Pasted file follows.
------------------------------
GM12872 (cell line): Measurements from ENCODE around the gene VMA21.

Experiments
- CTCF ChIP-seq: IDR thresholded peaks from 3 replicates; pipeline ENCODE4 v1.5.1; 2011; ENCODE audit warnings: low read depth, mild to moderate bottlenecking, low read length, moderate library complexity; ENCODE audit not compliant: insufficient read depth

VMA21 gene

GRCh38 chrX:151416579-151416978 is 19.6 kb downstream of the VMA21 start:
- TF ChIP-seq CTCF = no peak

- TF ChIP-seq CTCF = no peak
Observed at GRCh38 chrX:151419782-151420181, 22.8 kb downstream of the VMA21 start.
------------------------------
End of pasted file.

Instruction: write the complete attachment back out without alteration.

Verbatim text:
GM12872 (cell line): Measurements from ENCODE around the gene VMA21.

Experiments
- CTCF ChIP-seq: IDR thresholded peaks from 3 replicates; pipeline ENCODE4 v1.5.1; 2011; ENCODE audit warnings: low read depth, mild to moderate bottlenecking, low read length, moderate library complexity; ENCODE audit not compliant: insufficient read depth

VMA21 gene

GRCh38 chrX:151416579-151416978 is 19.6 kb downstream of the VMA21 start:
- TF ChIP-seq CTCF = no peak

- TF ChIP-seq CTCF = no peak
Observed at GRCh38 chrX:151419782-151420181, 22.8 kb downstream of the VMA21 start.